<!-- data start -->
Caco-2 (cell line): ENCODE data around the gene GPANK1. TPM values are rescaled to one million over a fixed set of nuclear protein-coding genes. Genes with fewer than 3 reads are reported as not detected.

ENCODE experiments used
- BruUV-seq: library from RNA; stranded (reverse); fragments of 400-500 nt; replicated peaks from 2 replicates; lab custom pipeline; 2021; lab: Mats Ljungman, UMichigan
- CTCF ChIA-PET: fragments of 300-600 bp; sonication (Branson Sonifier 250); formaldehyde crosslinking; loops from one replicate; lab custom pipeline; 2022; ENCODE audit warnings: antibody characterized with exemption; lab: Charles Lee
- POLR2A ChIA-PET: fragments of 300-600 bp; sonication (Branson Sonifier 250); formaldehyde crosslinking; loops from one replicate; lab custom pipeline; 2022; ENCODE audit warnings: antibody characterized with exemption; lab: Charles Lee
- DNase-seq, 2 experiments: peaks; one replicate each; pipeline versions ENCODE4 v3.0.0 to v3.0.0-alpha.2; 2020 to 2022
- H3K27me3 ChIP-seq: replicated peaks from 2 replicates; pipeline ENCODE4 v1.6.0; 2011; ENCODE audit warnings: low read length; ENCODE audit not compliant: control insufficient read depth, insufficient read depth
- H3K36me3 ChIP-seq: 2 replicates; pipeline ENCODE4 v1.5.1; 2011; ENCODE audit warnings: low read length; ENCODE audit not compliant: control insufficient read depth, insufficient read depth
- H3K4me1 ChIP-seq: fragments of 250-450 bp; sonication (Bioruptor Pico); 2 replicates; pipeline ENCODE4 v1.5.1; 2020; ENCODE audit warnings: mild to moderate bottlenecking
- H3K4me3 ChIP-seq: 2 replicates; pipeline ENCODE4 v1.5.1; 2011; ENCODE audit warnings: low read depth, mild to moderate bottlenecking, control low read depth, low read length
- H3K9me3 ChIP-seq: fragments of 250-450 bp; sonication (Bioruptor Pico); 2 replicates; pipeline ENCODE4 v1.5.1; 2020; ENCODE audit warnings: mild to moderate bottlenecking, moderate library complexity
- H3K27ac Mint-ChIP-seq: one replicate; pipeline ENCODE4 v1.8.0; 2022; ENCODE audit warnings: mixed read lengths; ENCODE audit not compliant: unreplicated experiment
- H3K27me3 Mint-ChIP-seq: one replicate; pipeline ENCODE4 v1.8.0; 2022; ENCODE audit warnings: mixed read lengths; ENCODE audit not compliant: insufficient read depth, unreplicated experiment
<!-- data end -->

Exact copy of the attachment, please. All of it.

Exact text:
Caco-2 (cell line): ENCODE data around the gene GPANK1. TPM values are rescaled to one million over a fixed set of nuclear protein-coding genes. Genes with fewer than 3 reads are reported as not detected.

ENCODE experiments used
- BruUV-seq: library from RNA; stranded (reverse); fragments of 400-500 nt; replicated peaks from 2 replicates; lab custom pipeline; 2021; lab: Mats Ljungman, UMichigan
- CTCF ChIA-PET: fragments of 300-600 bp; sonication (Branson Sonifier 250); formaldehyde crosslinking; loops from one replicate; lab custom pipeline; 2022; ENCODE audit warnings: antibody characterized with exemption; lab: Charles Lee
- POLR2A ChIA-PET: fragments of 300-600 bp; sonication (Branson Sonifier 250); formaldehyde crosslinking; loops from one replicate; lab custom pipeline; 2022; ENCODE audit warnings: antibody characterized with exemption; lab: Charles Lee
- DNase-seq, 2 experiments: peaks; one replicate each; pipeline versions ENCODE4 v3.0.0 to v3.0.0-alpha.2; 2020 to 2022
- H3K27me3 ChIP-seq: replicated peaks from 2 replicates; pipeline ENCODE4 v1.6.0; 2011; ENCODE audit warnings: low read length; ENCODE audit not compliant: control insufficient read depth, insufficient read depth
- H3K36me3 ChIP-seq: 2 replicates; pipeline ENCODE4 v1.5.1; 2011; ENCODE audit warnings: low read length; ENCODE audit not compliant: control insufficient read depth, insufficient read depth
- H3K4me1 ChIP-seq: fragments of 250-450 bp; sonication (Bioruptor Pico); 2 replicates; pipeline ENCODE4 v1.5.1; 2020; ENCODE audit warnings: mild to moderate bottlenecking
- H3K4me3 ChIP-seq: 2 replicates; pipeline ENCODE4 v1.5.1; 2011; ENCODE audit warnings: low read depth, mild to moderate bottlenecking, control low read depth, low read length
- H3K9me3 ChIP-seq: fragments of 250-450 bp; sonication (Bioruptor Pico); 2 replicates; pipeline ENCODE4 v1.5.1; 2020; ENCODE audit warnings: mild to moderate bottlenecking, moderate library complexity
- H3K27ac Mint-ChIP-seq: one replicate; pipeline ENCODE4 v1.8.0; 2022; ENCODE audit warnings: mixed read lengths; ENCODE audit not compliant: unreplicated experiment
- H3K27me3 Mint-ChIP-seq: one replicate; pipeline ENCODE4 v1.8.0; 2022; ENCODE audit warnings: mixed read lengths; ENCODE audit not compliant: insufficient read depth, unreplicated experiment